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A Basketball Memoir

by Spike Lee with Ralph Wiley

Pub Date: May 1st, 1997
ISBN: 0-609-60029-X
Publisher: Crown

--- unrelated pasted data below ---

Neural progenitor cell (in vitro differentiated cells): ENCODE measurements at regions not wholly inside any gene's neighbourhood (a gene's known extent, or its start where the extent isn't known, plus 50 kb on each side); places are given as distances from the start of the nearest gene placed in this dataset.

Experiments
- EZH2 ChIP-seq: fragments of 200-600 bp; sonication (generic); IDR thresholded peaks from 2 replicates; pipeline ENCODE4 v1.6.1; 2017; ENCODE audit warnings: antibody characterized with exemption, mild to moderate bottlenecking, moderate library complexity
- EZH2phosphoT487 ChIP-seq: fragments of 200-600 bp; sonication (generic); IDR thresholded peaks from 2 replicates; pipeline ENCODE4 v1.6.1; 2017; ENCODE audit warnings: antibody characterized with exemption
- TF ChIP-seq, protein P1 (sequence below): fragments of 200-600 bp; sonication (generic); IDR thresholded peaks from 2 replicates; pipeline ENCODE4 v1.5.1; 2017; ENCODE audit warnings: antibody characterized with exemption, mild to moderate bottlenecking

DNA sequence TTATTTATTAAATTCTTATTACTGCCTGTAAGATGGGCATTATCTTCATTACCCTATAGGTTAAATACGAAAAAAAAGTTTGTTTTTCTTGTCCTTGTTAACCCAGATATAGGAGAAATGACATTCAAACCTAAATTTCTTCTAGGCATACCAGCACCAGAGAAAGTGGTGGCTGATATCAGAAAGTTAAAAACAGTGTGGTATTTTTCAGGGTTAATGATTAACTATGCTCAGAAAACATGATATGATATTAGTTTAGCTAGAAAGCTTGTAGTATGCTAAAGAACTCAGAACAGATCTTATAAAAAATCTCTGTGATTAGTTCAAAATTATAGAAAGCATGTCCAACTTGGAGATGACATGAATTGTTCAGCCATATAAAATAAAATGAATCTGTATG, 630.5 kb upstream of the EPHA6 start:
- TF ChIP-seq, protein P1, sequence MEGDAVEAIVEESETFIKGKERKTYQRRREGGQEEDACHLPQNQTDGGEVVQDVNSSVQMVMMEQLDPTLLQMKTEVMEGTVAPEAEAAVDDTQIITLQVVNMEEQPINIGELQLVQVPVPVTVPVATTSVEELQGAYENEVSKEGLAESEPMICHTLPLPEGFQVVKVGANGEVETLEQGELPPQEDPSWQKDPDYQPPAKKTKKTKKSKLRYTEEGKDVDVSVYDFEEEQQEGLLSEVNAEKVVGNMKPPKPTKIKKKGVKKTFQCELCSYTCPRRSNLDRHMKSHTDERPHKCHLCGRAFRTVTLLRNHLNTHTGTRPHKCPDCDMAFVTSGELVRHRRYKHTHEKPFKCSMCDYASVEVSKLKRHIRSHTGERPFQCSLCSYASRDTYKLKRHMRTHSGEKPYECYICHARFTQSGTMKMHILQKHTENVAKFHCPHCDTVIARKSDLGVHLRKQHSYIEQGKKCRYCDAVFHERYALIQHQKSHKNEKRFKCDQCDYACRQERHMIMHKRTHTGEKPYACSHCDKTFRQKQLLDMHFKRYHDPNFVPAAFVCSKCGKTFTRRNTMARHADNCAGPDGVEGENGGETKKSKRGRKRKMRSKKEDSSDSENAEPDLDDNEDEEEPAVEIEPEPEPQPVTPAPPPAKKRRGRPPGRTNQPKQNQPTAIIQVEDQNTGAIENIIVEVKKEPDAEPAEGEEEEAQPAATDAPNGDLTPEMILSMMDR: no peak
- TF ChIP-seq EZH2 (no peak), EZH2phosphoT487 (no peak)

Commentary on professional basketball woven through a memoir and reflections on the state of late-20th-century, interracial America. At some point in every broadcast of a New York Knicks game in Madison Square Garden, the camera zeroes in on filmmaker Spike Lee in his courtside seat (for which he pays $1,000 a game), dressed in Knicks jersey and cap, often caught in a moment of great emotion. For all the praise and criticism generated by such films as Malcolm X and Do the Right Thing, Lee contends that he has gotten more visibility from his association with basketball: for the style- setting commercials he has shot for Nike, and for ``having the best seat in the house.'' Writing with Wiley (What Black People Should Do Now, 1993; Dark Witness, 1996; etc.), Lee chronicles his long journey with the Knicks from the nosebleed seats to courtside; from the night as a 13-year-old when he chose the Knicks 196970 championship game over his father's jazz concert, through ensuing decades of teams bad, mediocre, and near-great. Simultaneously, he tells the story of his life and career, intercut with interviews with many of his favorite players, including Clyde Drexler, Bill Bradley, George Gervin, John Starks, and Michael Jordan. Just as in Lee's films, the style flows from street vernacular to standard English, from irreverent and often hilarious observations to serious and intensely reflective commentary, from information to provocation. More than just a superfan's dream come true, to play sportswriter and be allowed to get inside his heroes' heads, Lee attempts to do with basketball what many writers have done with baseball: use it as a metaphor for life and the social condition. Just like the athletes Lee admires most, he and Wiley play their hearts out here, making this one of the best sports books of recent years. (8 pages of b&w photos, not seen) (Author tour)